As well as teaching Mills wrote many influential books and articles mainly focussing social inequality, the decline of the middle class, the relationship between individuals and society, the power of elites, and the importance of an historical perspective in sociological thinking. Mills was influenced mainly by Max Weber’s theoretical perspectives. The Sociological imagination: C Wright Mills’ extract from chapter one of the Sociological Imagination focuses on how there needs to be an understanding between modern society and individual lives and how individuals need to look at issues in society from more than just their own perspective. He emphasizes that people are ‘trapped’ (Page 1) in the problems of their own lives and are limited to their immediate jobs, families, neighborhoods etc which makes them unable to pursue wider ambitions. He also describes how individuals become ‘more aware...of ambitions and of threats which transcend their immediate locales, the more trapped they seem to feel.’ (Page 1) The idea that people seem to become overwhelmed the more they know about society means that they are not able to look at things from a wider perspective.
------------------------------------------------- Identify and explain the main arguments proposed by positivist thinking that sociology is a science. Consider and explain the responses from anti-positivist thinking that propose an interpretist approach. Assess the advantages and disadvantages of the two approaches, illustrating your answer with references to sociological theorists, methodology and research. Positivism in short is the view that the study of sociology can be carried out in a scientific manner. It was a term coined by one of the founding fathers of classical sociology Comte and it involves: “Knowledge that is disciplined, empirical and scientific free from religious or political bias.” On the other hand as society and the early science of sociology evolved a different approach was seen by many to be the way forward.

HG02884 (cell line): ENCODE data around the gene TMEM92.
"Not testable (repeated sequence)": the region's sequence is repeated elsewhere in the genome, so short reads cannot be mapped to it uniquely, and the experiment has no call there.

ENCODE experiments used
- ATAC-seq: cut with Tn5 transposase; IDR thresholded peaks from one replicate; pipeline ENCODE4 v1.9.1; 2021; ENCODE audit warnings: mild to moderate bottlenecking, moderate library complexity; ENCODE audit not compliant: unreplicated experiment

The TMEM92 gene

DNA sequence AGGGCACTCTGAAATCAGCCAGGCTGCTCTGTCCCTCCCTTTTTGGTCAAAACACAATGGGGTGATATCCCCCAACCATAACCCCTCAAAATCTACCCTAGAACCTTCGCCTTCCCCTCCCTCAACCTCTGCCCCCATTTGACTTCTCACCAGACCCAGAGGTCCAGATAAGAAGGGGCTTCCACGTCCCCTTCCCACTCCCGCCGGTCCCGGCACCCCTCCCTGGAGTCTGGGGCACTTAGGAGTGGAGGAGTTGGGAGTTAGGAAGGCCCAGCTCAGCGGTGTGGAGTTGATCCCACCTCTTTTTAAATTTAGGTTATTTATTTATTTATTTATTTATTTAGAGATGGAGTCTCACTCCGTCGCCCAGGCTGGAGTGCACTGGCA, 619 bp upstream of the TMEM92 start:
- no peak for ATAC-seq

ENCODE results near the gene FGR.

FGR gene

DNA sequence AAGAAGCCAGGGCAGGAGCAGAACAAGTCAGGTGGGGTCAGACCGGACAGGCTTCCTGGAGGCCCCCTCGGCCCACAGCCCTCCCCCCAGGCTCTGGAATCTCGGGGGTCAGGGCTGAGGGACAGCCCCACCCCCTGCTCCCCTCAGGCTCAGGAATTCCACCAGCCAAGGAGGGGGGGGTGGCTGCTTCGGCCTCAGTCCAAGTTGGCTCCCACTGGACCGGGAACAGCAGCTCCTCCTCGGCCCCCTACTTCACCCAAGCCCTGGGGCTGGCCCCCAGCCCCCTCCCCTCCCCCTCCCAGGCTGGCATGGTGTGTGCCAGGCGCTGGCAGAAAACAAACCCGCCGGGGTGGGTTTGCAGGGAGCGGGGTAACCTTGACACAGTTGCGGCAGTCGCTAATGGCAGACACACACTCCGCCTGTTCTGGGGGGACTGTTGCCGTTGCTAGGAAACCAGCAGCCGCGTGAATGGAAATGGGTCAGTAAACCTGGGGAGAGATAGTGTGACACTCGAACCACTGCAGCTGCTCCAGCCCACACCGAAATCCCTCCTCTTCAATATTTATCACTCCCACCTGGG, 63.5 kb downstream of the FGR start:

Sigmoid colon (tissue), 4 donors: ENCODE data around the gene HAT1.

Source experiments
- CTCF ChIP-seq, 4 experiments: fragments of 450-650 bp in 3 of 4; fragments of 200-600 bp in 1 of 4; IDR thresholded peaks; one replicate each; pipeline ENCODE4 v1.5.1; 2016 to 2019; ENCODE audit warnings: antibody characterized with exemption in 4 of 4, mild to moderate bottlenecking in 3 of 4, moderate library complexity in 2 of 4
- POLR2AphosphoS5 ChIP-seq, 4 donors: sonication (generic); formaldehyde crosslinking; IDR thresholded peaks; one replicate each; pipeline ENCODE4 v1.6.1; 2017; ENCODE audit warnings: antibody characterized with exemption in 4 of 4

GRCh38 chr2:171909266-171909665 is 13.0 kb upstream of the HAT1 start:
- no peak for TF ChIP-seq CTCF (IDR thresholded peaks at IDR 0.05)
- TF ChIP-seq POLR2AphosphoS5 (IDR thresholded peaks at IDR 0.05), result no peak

Sociology is a perspective way of thinking, where people tend to overlook different situations. Gangs Leader For Day written by Sudhir Ventesh, contains its own distinctions of the idea of social perspective. Its offers a lot to sociology with the methods of study, its own limits and contributions, certain sensitive topics. Critical thinking is one of the most important topics on sociology. It asks about what is happening and how
At the other end of the spectrum, Ground Theory is a systematic form of enquiry which generates social theory through the study of social systems present in human relations and although there are differences between the two, they both have much in common. In respect to the similarities that exist between the two, both theories adopt an interpretivivst approach, in which the researcher seeks to explore real life situations, which requires much more interaction between persons and this takes the form of interviews or observation etc. both theorist collect and analyses data from participants perspectives and try to ensure their findings are not influenced by preconceived ideas, to achieve they must involve participants in data analysis to increase trustworthiness of the findings. In brief, Grounded and Phenomenologists Theorist seeks to explore, individuals experience in the context of the world we live in. Phenomenologists emerged from Philosophy, primary influenced by E. Husseri and M. Heidegger, it aims to describe and explore experiences which can only be done by collecting data, from individuals who have lived through those experiences.
These preoccupations make sociology anti-utopian in its claims and anti-fatalistic in its orientation, and distinguish its 'generalised' knowledge from localised commonsensical knowledge. SOCIOLOGY in contemporary India is a loosely-defined field of intellectualactivity. There arepervasivedisagreementsaboutits aims, its scope, its approach, its methods, its concepts and its very subject matter. Many would say that it is at best a subject, and not quite - or not yet - a discipline. There are professors of sociology who not only disapprove of the subject as it exists but are doubtful about the very possibility of its